Italy is traditionally a big consumer of natural gas and it represents the third largest gas market in Europe, preceded only by Germany and the UK. In 2013 Italian final consumption amounted to 68 billion cubic meters (Bcm), 15% of the whole EU market. And with more than 34.500 km of pipelines, 16 Bcm of storage capacity and 350 million cubic meters per day of import capacity, the Italian natural gas system lies at the core of the EU system.
No wonder, then, that the crisis of the European gas consumption painfully concerned the Italian market: between 2010 and 2012, 8 Bcm of final demand simply disappeared. A bad performance, but in line with the 10% contraction at EU level. 2013 showed instead a diverging trend: the Italian market lost further 5 Bcm, while German and French consumptions resumed to grow and the British market remained stable.
Even worse, the Italian crisis has been continuing in 2014. According to Snam Rete Gas' figures, final consumption during the first six months of the year amounted to 32 Bcm: 5 Bcm lower than same period of 2013. To understand the causes of this apparently endless downfall, we need to focus on the structure of the Italian final demand.
In 2013, residential consumption amounted to 33 Bcm, a value close to the average of the past decade and only 3 Bcm lower than 2010, a relatively cold year. At the same time, industrial consumption remained stable at 13 Bcm. On the contrary, power plants' consumption plummeted from 29 to 20 Bcm, i.e. -31% in a three-year span.
In fact, the crisis of the Italian gas market is essentially a crisis of the power generation sector. 2013 consumption was so low that in order to find a lower level, we have to come back to 1999. Looking at the output, gas-fired plants gross production decreased from 153 TWh in 2010 to 110 TWh in 2013: -28%.
This massive contraction has a two-pronged explanation. Firstly, the overall reduction in electricity demand, mainly due to the effects of the economic crisis. Gas-fired plants, mainly built during the past fifteen years, represent the bulk of the Italian generation. Inevitably, the 5% reduction of the final demand affected the size of potential market for gas-fired plants.
A second, more important driver is the increasing competition by renewable energy sources. Their share in the power generation grew from 22% in 2010 to 32% in 2013. In particular, two sources eroded the market share of gas-fired plants: wind generation, which increased from 3 to 5%, and photovoltaic generation, which increased from 1 to 8%.
Wind and photovoltaic received indeed a strong political support as a part of the Italian effort to meet 2020 European targets in terms of renewables’ penetration in the energy mix. In particular, wind and photovoltaic producers enjoy a despatching priority, i.e. their output is sold before any other output. Even more importantly, they have been increasingly subsidized, with a total expenditure which grew from 3,4 billion euros in 2010 to 13,2 billion euros in 2013.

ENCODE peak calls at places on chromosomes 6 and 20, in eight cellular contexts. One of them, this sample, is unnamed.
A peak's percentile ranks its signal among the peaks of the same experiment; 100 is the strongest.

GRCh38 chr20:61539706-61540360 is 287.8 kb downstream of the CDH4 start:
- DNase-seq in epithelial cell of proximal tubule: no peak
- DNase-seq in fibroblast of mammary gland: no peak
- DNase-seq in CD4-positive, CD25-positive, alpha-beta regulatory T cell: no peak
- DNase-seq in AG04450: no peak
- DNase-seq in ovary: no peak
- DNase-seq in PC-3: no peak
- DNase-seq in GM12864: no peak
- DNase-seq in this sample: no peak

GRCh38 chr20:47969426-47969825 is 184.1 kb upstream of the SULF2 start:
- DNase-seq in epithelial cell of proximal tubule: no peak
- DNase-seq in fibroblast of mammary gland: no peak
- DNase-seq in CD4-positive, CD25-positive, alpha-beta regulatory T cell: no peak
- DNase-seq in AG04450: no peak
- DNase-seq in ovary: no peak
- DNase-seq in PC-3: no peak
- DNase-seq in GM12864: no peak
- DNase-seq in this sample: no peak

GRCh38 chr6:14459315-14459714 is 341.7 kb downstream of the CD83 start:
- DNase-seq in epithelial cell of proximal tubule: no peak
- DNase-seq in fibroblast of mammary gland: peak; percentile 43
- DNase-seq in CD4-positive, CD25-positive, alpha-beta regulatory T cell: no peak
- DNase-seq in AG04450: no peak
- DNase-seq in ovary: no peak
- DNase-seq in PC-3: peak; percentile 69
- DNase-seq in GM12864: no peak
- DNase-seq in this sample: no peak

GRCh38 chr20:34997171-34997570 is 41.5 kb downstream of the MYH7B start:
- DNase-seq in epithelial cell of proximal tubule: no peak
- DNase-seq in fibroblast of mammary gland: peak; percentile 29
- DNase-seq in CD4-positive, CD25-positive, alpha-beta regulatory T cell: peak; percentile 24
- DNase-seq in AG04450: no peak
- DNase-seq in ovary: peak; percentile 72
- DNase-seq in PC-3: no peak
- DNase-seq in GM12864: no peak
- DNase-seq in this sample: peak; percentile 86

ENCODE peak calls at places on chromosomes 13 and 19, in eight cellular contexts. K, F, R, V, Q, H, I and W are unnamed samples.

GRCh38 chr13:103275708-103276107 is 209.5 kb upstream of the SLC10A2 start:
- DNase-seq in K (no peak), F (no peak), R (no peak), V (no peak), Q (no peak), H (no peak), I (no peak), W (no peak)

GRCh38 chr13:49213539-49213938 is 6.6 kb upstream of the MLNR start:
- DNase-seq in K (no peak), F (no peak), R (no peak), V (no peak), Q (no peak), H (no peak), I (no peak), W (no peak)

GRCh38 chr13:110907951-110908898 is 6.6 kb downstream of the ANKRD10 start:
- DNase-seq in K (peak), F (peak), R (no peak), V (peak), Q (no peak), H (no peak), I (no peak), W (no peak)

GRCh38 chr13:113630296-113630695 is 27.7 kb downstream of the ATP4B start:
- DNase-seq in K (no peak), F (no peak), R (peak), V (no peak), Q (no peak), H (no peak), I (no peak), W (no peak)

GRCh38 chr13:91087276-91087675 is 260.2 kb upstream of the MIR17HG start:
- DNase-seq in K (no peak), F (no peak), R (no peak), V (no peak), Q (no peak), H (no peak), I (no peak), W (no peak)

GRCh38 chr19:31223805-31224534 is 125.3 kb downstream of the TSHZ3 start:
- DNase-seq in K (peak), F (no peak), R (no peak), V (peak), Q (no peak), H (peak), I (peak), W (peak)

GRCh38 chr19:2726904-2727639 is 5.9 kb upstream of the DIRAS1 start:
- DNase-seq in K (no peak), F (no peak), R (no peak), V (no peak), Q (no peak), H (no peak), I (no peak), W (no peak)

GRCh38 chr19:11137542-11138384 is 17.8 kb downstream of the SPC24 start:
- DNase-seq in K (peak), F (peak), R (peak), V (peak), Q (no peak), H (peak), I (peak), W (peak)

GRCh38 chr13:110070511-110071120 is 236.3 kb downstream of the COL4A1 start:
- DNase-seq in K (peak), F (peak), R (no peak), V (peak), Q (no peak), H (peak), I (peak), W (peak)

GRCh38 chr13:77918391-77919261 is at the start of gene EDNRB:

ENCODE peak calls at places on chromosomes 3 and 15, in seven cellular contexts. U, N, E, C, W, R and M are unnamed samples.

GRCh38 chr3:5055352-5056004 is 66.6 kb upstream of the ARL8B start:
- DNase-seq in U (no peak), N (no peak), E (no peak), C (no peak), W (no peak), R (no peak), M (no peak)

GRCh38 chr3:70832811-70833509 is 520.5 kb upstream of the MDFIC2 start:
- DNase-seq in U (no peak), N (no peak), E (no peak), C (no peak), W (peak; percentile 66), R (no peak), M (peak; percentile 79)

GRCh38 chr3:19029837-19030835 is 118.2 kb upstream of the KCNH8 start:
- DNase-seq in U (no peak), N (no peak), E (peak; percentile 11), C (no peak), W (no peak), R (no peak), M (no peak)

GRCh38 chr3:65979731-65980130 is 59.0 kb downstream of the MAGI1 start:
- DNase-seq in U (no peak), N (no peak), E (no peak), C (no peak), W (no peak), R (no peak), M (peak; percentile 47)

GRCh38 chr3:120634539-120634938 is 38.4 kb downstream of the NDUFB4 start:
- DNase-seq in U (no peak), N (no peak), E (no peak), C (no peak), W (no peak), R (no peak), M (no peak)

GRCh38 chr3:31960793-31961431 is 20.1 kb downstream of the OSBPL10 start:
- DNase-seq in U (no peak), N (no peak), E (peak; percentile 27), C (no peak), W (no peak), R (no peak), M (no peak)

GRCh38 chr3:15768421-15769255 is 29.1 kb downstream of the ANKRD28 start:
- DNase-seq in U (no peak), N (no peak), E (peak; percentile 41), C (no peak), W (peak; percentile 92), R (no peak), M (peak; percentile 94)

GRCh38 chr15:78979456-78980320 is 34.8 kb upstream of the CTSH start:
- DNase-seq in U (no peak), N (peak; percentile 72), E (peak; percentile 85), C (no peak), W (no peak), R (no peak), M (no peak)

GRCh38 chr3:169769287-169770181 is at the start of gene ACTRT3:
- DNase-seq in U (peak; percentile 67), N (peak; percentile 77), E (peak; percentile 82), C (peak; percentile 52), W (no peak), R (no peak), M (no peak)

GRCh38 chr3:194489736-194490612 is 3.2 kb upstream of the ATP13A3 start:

While coal-fired plants could stand this uneven competition due to very low coal prices on the international markets, gas-fired plants lost much of their market share, decreasing from 51 to 38%. This contraction is likely to continue in 2014, as renewables subsidisation is reaching its apex.
Looking at the future, the Italian gas consumption will continue to be linked to the dynamics of the power sector. As for the crisis, power generation sector is the key for the recovery. Short-term forecasts are particularly difficult to make, since the timing of the Italian economic recovery is still uncertain.
However, medium term outlook is mildly positive. According to Terna, electricity demand is bound to increase by the end of this decade and the beginning of the next one. Then, the size of the power market is set to increase, creating new demand. Moreover, the government has already made clear that the subsidization for renewable sources won't expand any further. On the contrary, there may also be a reduction of existing measures. At the same time, coal-fired plants could lose their edge due to an increasing focus on carbon emissions at EU-level, which could benefit less-polluting gas-fired plants.
Indeed, according to Snam Rete Gas' forecasts, gas demand for power generation will slowly recover, reaching 24 Bcm in 2017 and 27 Bcm in 2023. As a consequence, overall natural gas consumption is expected grow again, reaching 71 Bcm in 2017 and 73 Bcm in 2023. Hardly a bright prospect, but enough to say that 2014 may end to be the lowest point of the crisis for the Italian gas market.
This paper has already been published for the Caspian Strategy Institute on Hazar.org
Matteo Verda, ISPI Associate Research Fellow